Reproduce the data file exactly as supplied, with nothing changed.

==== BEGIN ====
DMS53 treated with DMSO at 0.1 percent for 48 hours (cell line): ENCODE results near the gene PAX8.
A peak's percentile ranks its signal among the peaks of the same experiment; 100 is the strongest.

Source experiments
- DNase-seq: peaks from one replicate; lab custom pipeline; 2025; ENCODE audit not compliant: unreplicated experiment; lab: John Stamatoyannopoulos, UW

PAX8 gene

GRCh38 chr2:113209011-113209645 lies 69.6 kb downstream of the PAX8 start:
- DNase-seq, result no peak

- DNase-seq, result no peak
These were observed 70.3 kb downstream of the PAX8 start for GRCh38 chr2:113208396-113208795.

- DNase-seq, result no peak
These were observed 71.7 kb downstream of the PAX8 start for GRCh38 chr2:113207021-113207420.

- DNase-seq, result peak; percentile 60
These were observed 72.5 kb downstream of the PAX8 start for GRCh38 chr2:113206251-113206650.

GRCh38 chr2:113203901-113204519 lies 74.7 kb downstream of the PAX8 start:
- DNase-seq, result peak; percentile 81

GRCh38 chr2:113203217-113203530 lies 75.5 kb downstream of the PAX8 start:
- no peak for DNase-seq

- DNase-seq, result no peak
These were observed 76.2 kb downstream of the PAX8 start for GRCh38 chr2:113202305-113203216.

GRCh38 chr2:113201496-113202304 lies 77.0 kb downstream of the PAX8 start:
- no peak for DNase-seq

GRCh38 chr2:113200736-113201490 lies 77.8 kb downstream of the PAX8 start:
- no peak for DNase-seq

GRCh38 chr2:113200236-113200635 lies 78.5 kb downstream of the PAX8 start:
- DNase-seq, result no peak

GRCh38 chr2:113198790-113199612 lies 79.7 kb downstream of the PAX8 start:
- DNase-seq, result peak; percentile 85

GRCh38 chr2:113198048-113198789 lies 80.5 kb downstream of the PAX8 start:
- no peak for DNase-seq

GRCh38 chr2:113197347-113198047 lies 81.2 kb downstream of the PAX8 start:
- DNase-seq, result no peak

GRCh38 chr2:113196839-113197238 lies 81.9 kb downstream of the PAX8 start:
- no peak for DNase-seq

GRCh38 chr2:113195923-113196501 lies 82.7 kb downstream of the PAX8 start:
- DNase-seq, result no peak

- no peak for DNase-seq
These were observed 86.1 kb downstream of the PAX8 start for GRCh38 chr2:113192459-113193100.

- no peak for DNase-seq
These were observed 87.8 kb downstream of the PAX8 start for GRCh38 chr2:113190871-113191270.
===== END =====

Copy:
DMS53 treated with DMSO at 0.1 percent for 48 hours (cell line): ENCODE results near the gene PAX8.
A peak's percentile ranks its signal among the peaks of the same experiment; 100 is the strongest.

Source experiments
- DNase-seq: peaks from one replicate; lab custom pipeline; 2025; ENCODE audit not compliant: unreplicated experiment; lab: John Stamatoyannopoulos, UW

PAX8 gene

GRCh38 chr2:113209011-113209645 lies 69.6 kb downstream of the PAX8 start:
- DNase-seq, result no peak

- DNase-seq, result no peak
These were observed 70.3 kb downstream of the PAX8 start for GRCh38 chr2:113208396-113208795.

- DNase-seq, result no peak
These were observed 71.7 kb downstream of the PAX8 start for GRCh38 chr2:113207021-113207420.

- DNase-seq, result peak; percentile 60
These were observed 72.5 kb downstream of the PAX8 start for GRCh38 chr2:113206251-113206650.

GRCh38 chr2:113203901-113204519 lies 74.7 kb downstream of the PAX8 start:
- DNase-seq, result peak; percentile 81

GRCh38 chr2:113203217-113203530 lies 75.5 kb downstream of the PAX8 start:
- no peak for DNase-seq

- DNase-seq, result no peak
These were observed 76.2 kb downstream of the PAX8 start for GRCh38 chr2:113202305-113203216.

GRCh38 chr2:113201496-113202304 lies 77.0 kb downstream of the PAX8 start:
- no peak for DNase-seq

GRCh38 chr2:113200736-113201490 lies 77.8 kb downstream of the PAX8 start:
- no peak for DNase-seq

GRCh38 chr2:113200236-113200635 lies 78.5 kb downstream of the PAX8 start:
- DNase-seq, result no peak

GRCh38 chr2:113198790-113199612 lies 79.7 kb downstream of the PAX8 start:
- DNase-seq, result peak; percentile 85

GRCh38 chr2:113198048-113198789 lies 80.5 kb downstream of the PAX8 start:
- no peak for DNase-seq

GRCh38 chr2:113197347-113198047 lies 81.2 kb downstream of the PAX8 start:
- DNase-seq, result no peak

GRCh38 chr2:113196839-113197238 lies 81.9 kb downstream of the PAX8 start:
- no peak for DNase-seq

GRCh38 chr2:113195923-113196501 lies 82.7 kb downstream of the PAX8 start:
- DNase-seq, result no peak

- no peak for DNase-seq
These were observed 86.1 kb downstream of the PAX8 start for GRCh38 chr2:113192459-113193100.

- no peak for DNase-seq
These were observed 87.8 kb downstream of the PAX8 start for GRCh38 chr2:113190871-113191270.